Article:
Class 24: The Modelling Raison D’être

During Class 24s’ ‘Indian Summer’ on the DMU replacement turn a year later in 1978, No. 24023 spits out a black exhaust as it clatters away from Shotton Low Level with 13.30 Manchester Victoria–Llandudno on July 11th. This machine was one of only six of the type still active at the time and was only to last another two months in traffic. Picture: David Rapson

I outline the reason for the choice of the Class 24 diesel locomotive as Sutton’s Locomotive Workshop’s first project in the introductory letter that accompanies each model that is sold. In essence, the ‘Baby Sulzer’ ticked all the boxes in being geographically widespread as well as playing a vital role in the dieselisation of British Railways. To be honest though, that was only part of the reason.

Those that know me well will be aware that I am a founder member of Barrowmore Model Railway Group, based in a village on the outskirts of Chester (see www.barrowmoremrg.co.uk). It is in the Great Barrow clubrooms, with great views of the open Cheshire countryside that we maintain, enhance and build stock for our layouts. Mostyn, a 24ft by 30ft slice of the North Wales coast main line built to P4 standards is the main focus and represents the former station area and docks exchange sidings as they were in the summer of 1977. This is solidly in the corporate BR blue era (save for a few well known exceptions – 40106 being one of them), before the construction of the A55 expressway. During the high summer, heavy passenger trains and long DMU lash-ups were almost working block to block, catering for the ‘bucket and spade brigade’ visiting and returning from the North Wales seaside resorts.

Sulzer Type 2 power in action on Mostyn. As the eagle-eyed reader will spot, all the models here have been converted from the Hornby Class 25 which itself dates from the 1977 catalogue. Despite the predominance of the type in this staged view, the layout has a shortage of smaller powered locos now that the amount of rolling stock has significantly increased. Picture: David Faulkner

What many don’t realise is, at this point in time, there was strict uniformity in motive power with just four locomotive types to be seen. These comprised Classes 24, 25, 40 & 47, mostly based at Crewe Diesel Depot. The Class 37 weren’t to appear until the following year and not in any significant numbers until much later. However, on Mostyn, we have a slight issue that probably contradicts every other individual and club in the country. Having completed over 550 items of rolling stock (and a similar number still needed) we have a shortage and imbalance of locomotives! The SLW Class 24s were, in part, conceived to address this after we ruled out hacking further Hornby conversions and disregarded the Bachmann model for is inaccurate shape.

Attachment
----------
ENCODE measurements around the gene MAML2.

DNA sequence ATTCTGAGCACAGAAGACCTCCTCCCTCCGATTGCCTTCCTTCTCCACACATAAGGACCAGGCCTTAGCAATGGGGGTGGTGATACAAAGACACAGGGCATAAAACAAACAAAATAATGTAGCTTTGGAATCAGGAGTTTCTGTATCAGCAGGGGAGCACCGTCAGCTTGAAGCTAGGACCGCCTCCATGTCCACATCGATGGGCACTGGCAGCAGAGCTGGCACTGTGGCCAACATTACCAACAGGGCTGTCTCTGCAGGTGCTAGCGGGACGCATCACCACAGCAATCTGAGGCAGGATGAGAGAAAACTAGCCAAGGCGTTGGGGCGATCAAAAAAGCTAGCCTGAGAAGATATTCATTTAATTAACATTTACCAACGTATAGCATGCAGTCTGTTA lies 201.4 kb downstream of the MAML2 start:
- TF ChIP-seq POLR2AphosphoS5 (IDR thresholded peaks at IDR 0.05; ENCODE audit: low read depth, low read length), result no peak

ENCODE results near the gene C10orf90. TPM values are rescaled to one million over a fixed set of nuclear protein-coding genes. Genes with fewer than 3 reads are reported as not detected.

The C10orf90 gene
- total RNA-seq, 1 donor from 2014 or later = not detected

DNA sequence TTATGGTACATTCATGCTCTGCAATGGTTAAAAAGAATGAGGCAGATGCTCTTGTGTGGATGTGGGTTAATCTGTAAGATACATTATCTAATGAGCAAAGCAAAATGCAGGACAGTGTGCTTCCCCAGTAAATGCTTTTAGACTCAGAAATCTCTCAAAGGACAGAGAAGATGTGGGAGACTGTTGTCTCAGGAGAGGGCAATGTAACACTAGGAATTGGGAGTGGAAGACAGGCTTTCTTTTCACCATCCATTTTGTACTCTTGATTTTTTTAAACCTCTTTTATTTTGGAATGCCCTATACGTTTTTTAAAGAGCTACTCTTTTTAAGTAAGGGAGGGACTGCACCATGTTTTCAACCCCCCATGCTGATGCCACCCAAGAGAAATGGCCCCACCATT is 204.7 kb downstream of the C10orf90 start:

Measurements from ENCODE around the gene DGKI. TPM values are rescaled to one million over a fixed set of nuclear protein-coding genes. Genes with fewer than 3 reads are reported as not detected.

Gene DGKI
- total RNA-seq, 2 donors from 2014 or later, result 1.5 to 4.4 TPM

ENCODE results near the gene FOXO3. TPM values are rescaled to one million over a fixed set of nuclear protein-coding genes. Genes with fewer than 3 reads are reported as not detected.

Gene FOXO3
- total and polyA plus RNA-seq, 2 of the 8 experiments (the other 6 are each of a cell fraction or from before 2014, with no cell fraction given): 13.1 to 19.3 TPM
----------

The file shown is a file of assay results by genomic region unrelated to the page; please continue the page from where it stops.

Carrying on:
The summer of 1977 saw a dozen of the type still in service (24023/35/6/47/57/63/73/81/2/7/91 & 24133) and all were regulars through Mostyn powering a variety of traffic from humble engineers trains to priority mail services and everything in between. We already have 24047 & 24133 in the form of Hornby conversions courtesy of David Goodwin and Richard Oldfield, some of the oldest locos on the layout, which date back to 2002. The booked appearance of Mostyn at the June Chatham exhibition required all the stops to ‘pulled out’ and address the shortage of Type 2s.

SLW LOCOS EARN THEIR KEEP

Although the concept of the SLW ready-to-run Class 24 was that it was to be to ‘Mostyn standard’ out of the box, that was never going to carry much weight with my fellow club members, principally because each locomotive had an almost unique combination of details. I have chosen nine locomotives to recreate with four being prepared in time for the Chatham show in June. These were Nos. 24023/73/81/2 which exhibit differences that include size and shape of boiler and fuel tanks, roof top exhaust panel shrouding, radio communication sockets, and even the way the yellow warning panel was applied. No. 24073 was the oddball, an ex-Scottish loco resurrected from store.  It had centrally-mounted headcode discs on the plated nose section as a result of being been shopped at Glasgow Works. These distinctive points were all incorporated into the resulting models although it is unlikely that anyone bar the most hardcore Class 24 fan will have noticed. I was also trialling some of my own in-house etched components to see if they can be incorporated in future models but I don’t think they are going to be durable enough for retail. A more comprehensive description of the work undertaken, including refined weathering, will be recounted in due course.